TLA Releasing // 2007 // 94 Minutes // Not Rated
Reviewed by Judge Brett Cullum // December 19th, 2008
The bears take on the stylish in Spain!
Boystown (proper Spanish title Chuecatown) is a dark comedy about the class struggle within the gay community taken to the absurd level. Almost every big city has one district that homosexual men gravitate to, and they set up elaborate homes and gentrify an otherwise unfabulous area. They want to make it pretty, guss it up a little bit. In Madrid the gayborhood is called Chuecatown, and thus the title and setting of this Spanish import. The focus of this story is on the internal struggle of the politics of such an area filtered through an ironic black comedy that mixes American Psycho with La Cage Aux Folles. The film takes the idea of the tyranny of a GLBT community to an extreme, showing us a murder case where an uppity effete real estate agent (Pablo Puyol, Clandestinos) is killing the people who don't belong in his vision of a homosexual haven. Most of the time we see him knocking off older women who won't sell their apartments to him, but we find out his plan goes further. We meet Rey (Carlos Fuentes) and Leo (Pepon Nieto), two bears who have set up their own cave in the area. To make matters worse, Rey's acerbic mother (Concha Velasco, La Hora bruja) decides to move in once Rey inherits one of the widows' places in his building. The evil real estate agent has to hatch a plan to get rid of all three of these outcasts before they blight all of his hard work. Unfortunately for him, a mother (Rosa Maria Sarda, Todo sobre mi madr) and son (Eduard Soto, Pactar amb el gat) detective team are on the case.
Boystown is a fun ride full of gruesome murders mixed with likable characters you honestly root for. The bear couple and the harpy mom are cute and wonderful, and them being terrified by the real estate agent makes you root for all of them. The murders make everyone confront the demons of their relationships. Even more amusing is the mother and son team assigned to the case who also have to come face to face with their own identities and attachment to each other. Too bad all these revelations come with a body count, but what can you do? The source material is a comic strip, and the whole thing comes off like a Pedro Almodovar project. TV director Juan Flahn guides his cast through the comedic horror farce quite well with a bright production design to match. There are some laugh-out-loud moments mixed with some truly bizarre exchanges, and enough real human emotion to carry it all across the finish line. This is a fun import, and I 'm glad to see it out there.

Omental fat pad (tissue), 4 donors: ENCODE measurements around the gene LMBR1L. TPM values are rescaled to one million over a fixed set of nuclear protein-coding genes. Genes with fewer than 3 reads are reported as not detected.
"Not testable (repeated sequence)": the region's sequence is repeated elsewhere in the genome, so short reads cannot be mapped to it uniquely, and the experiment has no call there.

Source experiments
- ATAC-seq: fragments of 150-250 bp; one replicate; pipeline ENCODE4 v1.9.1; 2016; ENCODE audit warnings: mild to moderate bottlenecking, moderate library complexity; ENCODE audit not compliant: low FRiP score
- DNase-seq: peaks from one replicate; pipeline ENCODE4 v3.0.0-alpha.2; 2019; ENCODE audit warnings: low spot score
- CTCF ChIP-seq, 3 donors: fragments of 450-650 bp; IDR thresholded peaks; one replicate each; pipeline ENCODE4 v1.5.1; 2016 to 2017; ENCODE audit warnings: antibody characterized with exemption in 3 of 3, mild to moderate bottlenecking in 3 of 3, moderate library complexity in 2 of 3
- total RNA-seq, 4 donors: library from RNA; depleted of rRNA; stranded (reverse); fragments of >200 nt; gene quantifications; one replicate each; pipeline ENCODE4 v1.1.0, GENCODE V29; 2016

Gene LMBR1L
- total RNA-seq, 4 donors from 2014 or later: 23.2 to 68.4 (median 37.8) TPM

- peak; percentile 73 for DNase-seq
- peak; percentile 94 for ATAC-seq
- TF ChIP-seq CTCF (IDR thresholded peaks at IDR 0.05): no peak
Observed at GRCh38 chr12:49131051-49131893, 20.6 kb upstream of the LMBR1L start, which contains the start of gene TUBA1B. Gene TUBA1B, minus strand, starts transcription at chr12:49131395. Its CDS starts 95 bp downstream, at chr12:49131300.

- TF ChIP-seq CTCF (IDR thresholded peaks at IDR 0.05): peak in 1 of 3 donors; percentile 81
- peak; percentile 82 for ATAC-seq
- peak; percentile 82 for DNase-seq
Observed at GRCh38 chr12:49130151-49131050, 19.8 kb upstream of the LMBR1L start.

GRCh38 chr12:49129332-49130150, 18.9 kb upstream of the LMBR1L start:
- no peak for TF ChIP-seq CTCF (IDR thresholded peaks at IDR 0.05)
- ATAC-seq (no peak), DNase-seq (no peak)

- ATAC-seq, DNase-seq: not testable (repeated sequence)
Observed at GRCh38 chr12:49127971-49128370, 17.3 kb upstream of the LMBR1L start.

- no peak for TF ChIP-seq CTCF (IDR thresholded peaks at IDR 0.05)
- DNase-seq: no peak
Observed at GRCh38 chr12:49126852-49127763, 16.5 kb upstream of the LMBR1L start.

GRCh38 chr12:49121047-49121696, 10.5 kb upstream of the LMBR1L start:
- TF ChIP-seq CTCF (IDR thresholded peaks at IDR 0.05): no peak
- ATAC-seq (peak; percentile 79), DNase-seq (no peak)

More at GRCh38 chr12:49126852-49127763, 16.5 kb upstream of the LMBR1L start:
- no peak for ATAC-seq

TLA Releasing doesn't do much more than give us a pretty solid transfer with only the black levels seeming off in the dark sequences. Colors pop appropriately without being garish. A stereo Spanish track allows the dialogue to be front and center. English subtitles are provided, although some seem to have typos or incorrect translations when the characters make a Western reference. For extras we get nine photos from the production and some trailers. It's nice to see this one get a domestic release, and kudos to TLA for distributing it for US audiences who should find it a hoot.
Boystown features a solid cast gamely plowing their way through a black comedy about the bears taking on the twinks in the gayest neighborhood of Madrid. What makes the whole thing work is the characters are so damn lovable. There's the bear who seduces his lover by putting on Wolverine claws, the mom who compares someone's ass to a Japanese flag, and the mother-son detective team who find themselves identifying all too well with the gay neighborhood and its residents. In the end, it's the perfect homo who is the most evil, and I guess that is the moral ultimately. Never trust a man who seems far too good to believe, he's certainly hiding something under that gym body swathed in Armani. Boystown is a feature that has a lot to say about living in the pink zone of a major city.
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Scales of Justice
Studio: TLA Releasing
* 1.78:1 Anamorphic
* Dolby Digital 2.0 Stereo (Spanish)
Running Time: 94 Minutes
Release Year: 2007
MPAA Rating: Not Rated
* Production Stills